Recent psychological research suggests that some forms of passion may be detrimental, writes Scott Barry Kaufman of New York University in a Harvard Business Review article. He refers to two “flavours” of passion: harmonious and obsessive, and how it relates to the work place.
Those with obsessive passion have an “uncontrollable urge to engage in their work”, which often leads to them feeling conflict between work and other areas of their life.
On the other hand, harmonious passion is reported to lead to physical health, psychological well-being, self-esteem, positive emotions, creativity, concentration, work satisfaction and, of course, flow.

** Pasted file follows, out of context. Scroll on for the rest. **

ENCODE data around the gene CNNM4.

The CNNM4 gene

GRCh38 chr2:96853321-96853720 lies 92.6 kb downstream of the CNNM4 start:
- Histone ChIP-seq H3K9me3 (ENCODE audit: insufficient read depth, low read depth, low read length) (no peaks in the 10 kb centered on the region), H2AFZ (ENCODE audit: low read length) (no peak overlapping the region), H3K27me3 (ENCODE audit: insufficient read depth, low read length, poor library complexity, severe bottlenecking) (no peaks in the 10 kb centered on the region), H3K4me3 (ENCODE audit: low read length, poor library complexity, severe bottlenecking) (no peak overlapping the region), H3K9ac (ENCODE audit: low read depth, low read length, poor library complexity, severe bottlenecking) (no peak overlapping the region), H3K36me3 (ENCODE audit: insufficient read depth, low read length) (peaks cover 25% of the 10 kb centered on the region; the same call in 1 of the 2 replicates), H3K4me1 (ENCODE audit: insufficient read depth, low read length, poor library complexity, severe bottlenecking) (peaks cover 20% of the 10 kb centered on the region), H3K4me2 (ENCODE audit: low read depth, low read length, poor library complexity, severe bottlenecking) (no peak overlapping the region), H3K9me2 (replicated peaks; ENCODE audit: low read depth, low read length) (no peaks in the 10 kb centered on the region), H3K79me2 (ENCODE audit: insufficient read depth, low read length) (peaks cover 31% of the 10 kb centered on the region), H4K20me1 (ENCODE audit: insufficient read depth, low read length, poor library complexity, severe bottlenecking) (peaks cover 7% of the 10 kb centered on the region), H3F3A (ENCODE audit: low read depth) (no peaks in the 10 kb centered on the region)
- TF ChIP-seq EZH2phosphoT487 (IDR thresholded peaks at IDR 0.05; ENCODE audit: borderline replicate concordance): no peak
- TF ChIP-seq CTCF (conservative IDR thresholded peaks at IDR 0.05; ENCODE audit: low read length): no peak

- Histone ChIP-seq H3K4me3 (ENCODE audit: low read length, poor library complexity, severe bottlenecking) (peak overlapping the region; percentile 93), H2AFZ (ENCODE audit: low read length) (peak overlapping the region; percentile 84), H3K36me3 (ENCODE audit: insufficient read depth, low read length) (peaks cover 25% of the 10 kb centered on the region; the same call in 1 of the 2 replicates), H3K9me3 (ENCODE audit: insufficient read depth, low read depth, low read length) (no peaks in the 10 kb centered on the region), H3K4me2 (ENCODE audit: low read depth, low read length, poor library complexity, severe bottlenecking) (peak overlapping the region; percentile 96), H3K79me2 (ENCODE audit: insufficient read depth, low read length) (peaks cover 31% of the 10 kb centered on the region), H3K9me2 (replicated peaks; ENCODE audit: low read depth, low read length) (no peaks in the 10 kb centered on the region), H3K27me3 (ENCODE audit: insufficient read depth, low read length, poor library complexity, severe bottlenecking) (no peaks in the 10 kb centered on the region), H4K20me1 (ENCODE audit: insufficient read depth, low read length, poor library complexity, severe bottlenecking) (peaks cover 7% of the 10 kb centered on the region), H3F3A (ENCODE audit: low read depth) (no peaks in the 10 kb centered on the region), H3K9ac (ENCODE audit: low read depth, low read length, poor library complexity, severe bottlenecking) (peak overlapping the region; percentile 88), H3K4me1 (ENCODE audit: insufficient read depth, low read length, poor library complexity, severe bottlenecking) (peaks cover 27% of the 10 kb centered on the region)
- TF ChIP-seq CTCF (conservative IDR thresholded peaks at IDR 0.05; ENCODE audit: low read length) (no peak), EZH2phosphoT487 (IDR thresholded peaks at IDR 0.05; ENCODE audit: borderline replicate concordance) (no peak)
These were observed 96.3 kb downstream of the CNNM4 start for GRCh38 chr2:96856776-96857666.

Harmonious passion allows increased integration between work and other activities in one’s life.
Kaufman says that people with harmonious passion can “actively disengage from work and experience other parts of their lives, they report general positive affect over time.” They maintain sense of being on top of their responsibility and are good at tuning out of work so that they can enjoy non-work-related activities. As a result they remain more engaged in their work and do not suffer from burn-out.